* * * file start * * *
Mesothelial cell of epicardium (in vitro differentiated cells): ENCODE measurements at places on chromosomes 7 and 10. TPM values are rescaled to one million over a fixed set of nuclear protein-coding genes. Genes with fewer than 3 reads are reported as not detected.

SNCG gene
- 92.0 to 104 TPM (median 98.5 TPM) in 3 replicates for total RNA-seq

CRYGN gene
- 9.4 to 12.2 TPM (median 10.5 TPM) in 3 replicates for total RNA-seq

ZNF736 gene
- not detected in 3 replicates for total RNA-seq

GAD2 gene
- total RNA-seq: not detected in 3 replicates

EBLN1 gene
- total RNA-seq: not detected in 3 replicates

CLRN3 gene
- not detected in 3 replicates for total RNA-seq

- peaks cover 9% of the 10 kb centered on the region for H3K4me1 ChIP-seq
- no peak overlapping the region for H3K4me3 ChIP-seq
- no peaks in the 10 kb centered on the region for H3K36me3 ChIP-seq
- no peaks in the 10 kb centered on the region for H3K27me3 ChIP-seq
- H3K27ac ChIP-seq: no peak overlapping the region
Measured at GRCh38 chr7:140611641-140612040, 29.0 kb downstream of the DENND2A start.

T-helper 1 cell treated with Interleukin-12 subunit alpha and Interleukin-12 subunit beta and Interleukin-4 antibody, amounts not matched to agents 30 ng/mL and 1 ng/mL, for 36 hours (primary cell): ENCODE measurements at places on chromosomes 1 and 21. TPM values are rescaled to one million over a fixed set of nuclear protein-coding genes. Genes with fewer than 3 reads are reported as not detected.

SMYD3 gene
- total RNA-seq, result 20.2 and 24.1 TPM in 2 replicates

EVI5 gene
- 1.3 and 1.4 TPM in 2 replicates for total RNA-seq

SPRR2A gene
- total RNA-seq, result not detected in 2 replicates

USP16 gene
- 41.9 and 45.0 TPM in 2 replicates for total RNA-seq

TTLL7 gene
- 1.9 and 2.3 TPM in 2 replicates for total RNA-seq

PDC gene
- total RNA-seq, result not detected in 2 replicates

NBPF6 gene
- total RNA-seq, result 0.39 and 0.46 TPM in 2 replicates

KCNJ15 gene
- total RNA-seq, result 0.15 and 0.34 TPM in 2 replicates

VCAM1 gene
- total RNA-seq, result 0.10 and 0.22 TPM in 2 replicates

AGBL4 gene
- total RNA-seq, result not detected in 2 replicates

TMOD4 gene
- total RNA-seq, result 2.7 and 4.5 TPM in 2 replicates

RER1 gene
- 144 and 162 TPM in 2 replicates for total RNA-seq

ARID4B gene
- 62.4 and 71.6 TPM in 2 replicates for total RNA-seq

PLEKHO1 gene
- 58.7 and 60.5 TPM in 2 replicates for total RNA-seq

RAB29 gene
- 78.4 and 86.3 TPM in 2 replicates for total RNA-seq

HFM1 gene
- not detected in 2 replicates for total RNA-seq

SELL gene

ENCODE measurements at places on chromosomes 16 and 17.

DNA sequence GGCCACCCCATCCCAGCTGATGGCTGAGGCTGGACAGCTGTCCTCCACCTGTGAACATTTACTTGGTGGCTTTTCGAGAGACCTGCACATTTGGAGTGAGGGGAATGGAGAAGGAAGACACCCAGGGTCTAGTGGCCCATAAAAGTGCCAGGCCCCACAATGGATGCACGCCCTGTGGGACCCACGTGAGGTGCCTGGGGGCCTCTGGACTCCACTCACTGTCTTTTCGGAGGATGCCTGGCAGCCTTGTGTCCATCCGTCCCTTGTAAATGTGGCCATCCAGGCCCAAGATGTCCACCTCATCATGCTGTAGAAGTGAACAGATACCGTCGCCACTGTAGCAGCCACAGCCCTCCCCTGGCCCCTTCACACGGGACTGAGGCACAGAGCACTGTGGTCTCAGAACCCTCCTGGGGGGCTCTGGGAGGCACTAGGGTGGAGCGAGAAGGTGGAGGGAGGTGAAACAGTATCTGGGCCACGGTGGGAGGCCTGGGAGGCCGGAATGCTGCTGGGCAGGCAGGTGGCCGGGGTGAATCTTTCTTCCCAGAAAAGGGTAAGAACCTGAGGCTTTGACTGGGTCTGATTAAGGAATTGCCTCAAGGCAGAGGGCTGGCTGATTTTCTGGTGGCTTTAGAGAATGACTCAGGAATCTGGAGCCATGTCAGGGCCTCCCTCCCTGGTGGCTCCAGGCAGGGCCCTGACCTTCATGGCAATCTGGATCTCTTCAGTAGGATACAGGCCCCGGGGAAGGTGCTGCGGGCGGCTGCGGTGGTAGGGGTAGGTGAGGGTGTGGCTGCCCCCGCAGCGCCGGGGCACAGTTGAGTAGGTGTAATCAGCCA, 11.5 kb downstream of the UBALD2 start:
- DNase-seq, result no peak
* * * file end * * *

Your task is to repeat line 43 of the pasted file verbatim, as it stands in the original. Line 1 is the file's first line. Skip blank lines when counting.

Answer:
RER1 gene